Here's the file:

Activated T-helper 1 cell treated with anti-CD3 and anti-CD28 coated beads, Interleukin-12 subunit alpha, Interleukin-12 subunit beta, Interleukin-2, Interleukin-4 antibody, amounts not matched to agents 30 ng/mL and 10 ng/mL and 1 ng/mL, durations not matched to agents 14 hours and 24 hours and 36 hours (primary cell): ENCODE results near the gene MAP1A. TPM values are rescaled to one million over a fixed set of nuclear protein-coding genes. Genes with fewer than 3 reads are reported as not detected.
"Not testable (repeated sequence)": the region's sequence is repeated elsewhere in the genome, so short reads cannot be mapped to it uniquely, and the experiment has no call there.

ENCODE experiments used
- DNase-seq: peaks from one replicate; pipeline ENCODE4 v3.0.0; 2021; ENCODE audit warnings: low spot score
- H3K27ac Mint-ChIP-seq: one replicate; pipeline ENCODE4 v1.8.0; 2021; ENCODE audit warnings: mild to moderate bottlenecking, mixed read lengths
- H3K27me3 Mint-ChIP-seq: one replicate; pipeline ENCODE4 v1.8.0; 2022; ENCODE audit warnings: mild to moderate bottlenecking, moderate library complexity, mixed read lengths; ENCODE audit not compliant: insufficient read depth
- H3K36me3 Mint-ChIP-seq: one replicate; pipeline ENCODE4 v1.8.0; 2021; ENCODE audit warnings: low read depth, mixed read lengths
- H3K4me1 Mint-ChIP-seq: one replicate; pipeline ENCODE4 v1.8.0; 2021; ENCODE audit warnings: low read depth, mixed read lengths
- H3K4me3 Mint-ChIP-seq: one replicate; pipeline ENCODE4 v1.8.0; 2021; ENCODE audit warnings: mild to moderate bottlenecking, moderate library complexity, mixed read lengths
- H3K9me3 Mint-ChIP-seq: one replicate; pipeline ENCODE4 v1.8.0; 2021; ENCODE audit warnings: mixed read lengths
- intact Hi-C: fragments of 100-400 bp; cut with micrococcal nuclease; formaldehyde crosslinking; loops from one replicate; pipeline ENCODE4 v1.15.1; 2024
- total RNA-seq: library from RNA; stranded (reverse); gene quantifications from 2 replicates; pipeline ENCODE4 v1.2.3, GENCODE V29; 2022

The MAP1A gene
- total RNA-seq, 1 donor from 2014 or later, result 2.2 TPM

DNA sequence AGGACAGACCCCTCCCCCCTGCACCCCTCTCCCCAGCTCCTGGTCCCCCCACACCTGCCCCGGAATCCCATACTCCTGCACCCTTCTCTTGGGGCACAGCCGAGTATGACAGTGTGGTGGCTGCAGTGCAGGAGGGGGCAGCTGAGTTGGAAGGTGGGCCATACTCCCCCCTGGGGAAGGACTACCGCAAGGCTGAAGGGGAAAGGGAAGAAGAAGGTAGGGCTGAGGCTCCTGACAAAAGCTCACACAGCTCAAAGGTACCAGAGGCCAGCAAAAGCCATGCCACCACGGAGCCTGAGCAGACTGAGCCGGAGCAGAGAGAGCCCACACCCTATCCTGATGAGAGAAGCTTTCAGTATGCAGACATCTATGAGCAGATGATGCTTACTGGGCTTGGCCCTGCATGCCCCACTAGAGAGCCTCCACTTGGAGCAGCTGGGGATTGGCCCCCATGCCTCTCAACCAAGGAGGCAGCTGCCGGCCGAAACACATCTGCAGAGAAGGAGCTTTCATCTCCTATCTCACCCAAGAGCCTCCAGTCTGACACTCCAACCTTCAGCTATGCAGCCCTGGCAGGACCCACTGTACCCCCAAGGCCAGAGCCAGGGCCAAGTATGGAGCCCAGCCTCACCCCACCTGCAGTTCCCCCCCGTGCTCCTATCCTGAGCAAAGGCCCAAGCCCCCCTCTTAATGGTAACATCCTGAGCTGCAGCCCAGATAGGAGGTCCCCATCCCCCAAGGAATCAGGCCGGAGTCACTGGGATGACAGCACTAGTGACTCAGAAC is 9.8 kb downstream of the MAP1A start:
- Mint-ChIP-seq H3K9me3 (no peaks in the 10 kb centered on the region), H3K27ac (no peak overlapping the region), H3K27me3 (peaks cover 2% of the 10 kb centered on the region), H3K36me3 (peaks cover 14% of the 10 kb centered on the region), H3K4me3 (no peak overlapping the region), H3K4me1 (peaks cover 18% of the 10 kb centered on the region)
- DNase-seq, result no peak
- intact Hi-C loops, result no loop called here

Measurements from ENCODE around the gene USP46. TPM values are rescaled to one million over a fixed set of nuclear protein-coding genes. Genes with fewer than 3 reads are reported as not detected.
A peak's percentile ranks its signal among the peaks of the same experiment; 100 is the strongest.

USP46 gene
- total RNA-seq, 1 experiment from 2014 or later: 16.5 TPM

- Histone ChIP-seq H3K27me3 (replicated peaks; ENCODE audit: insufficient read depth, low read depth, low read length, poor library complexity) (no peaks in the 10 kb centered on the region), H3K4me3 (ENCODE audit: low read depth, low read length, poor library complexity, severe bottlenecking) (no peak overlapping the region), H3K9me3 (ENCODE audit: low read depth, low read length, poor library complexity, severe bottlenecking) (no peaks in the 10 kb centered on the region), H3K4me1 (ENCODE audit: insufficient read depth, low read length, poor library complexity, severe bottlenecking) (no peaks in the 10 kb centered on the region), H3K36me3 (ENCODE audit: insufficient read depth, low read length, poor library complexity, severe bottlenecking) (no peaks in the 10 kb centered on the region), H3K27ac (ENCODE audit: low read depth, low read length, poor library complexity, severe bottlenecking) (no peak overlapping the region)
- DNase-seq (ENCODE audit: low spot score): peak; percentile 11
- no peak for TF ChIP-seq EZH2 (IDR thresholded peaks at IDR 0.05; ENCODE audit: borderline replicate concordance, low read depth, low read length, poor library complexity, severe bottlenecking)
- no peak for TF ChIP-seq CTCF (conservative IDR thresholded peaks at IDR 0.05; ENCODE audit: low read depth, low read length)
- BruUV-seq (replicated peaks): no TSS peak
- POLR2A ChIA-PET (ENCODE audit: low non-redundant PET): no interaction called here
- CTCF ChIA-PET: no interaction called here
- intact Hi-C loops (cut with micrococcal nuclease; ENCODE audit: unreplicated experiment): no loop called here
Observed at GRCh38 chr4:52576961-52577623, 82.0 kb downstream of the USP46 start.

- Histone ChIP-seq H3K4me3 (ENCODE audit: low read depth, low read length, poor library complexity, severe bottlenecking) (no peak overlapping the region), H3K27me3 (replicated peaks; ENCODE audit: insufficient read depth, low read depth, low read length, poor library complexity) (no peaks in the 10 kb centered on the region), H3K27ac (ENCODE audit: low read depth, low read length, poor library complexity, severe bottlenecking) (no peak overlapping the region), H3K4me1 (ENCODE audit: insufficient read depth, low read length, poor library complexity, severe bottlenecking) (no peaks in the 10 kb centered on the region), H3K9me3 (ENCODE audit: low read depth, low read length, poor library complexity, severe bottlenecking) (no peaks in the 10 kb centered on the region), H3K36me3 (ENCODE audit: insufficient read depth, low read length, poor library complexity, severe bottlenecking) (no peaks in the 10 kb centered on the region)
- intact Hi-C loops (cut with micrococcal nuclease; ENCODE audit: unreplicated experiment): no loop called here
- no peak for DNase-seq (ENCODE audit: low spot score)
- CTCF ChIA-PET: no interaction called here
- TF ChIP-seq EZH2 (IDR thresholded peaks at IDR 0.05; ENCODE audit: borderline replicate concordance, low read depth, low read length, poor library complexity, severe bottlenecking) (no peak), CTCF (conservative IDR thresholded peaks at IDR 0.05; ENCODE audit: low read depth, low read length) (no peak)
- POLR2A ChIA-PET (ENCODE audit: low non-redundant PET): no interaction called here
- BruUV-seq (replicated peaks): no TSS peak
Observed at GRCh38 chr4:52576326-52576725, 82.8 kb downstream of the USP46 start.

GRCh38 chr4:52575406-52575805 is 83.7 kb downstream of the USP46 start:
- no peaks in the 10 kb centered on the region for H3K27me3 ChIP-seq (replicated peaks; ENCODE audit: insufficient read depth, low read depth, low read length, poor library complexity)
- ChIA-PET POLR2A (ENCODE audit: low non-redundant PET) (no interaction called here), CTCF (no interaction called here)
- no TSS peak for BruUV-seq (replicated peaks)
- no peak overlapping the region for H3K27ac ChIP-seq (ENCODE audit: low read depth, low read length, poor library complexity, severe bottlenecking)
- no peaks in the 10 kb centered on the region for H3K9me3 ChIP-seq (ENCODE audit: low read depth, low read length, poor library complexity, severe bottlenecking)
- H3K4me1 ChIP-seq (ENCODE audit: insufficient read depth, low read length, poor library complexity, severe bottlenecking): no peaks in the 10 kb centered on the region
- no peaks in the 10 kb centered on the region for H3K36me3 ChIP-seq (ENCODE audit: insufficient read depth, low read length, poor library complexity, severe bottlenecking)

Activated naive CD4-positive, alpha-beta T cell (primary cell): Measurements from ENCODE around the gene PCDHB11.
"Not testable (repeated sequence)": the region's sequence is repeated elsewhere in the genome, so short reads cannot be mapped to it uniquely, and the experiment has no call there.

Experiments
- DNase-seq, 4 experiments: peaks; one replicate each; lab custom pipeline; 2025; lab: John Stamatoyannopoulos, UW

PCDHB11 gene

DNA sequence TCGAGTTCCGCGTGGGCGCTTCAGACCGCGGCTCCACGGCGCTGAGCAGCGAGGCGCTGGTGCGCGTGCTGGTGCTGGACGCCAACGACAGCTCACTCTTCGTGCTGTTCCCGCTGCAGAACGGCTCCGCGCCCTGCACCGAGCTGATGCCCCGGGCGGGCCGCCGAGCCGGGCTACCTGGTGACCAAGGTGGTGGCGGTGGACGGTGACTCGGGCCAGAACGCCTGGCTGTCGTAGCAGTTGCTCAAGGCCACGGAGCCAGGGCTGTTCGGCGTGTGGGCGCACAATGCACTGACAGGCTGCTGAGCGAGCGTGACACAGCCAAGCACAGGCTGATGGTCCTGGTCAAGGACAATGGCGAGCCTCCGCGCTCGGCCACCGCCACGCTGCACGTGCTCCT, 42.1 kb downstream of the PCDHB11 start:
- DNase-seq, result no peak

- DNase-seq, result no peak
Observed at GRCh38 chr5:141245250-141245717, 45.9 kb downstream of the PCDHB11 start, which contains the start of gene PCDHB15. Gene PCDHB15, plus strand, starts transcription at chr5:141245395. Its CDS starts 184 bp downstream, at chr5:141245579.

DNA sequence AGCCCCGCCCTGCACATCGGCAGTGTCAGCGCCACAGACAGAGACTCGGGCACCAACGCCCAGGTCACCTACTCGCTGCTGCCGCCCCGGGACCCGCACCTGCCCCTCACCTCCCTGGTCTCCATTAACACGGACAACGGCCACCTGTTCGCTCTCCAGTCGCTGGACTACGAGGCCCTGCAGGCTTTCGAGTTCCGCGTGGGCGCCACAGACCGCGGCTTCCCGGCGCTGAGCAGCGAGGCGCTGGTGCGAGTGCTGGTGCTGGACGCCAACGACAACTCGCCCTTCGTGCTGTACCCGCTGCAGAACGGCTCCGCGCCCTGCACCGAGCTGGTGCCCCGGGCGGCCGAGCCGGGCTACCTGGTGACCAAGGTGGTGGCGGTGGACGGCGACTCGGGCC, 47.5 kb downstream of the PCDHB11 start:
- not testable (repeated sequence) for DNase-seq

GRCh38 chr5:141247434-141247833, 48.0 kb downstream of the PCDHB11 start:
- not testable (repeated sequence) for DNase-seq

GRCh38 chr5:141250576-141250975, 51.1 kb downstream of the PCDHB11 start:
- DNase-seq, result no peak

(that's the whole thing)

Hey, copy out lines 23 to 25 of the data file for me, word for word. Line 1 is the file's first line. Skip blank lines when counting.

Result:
- Histone ChIP-seq H3K27me3 (replicated peaks; ENCODE audit: insufficient read depth, low read depth, low read length, poor library complexity) (no peaks in the 10 kb centered on the region), H3K4me3 (ENCODE audit: low read depth, low read length, poor library complexity, severe bottlenecking) (no peak overlapping the region), H3K9me3 (ENCODE audit: low read depth, low read length, poor library complexity, severe bottlenecking) (no peaks in the 10 kb centered on the region), H3K4me1 (ENCODE audit: insufficient read depth, low read length, poor library complexity, severe bottlenecking) (no peaks in the 10 kb centered on the region), H3K36me3 (ENCODE audit: insufficient read depth, low read length, poor library complexity, severe bottlenecking) (no peaks in the 10 kb centered on the region), H3K27ac (ENCODE audit: low read depth, low read length, poor library complexity, severe bottlenecking) (no peak overlapping the region)
- DNase-seq (ENCODE audit: low spot score): peak; percentile 11
- no peak for TF ChIP-seq EZH2 (IDR thresholded peaks at IDR 0.05; ENCODE audit: borderline replicate concordance, low read depth, low read length, poor library complexity, severe bottlenecking)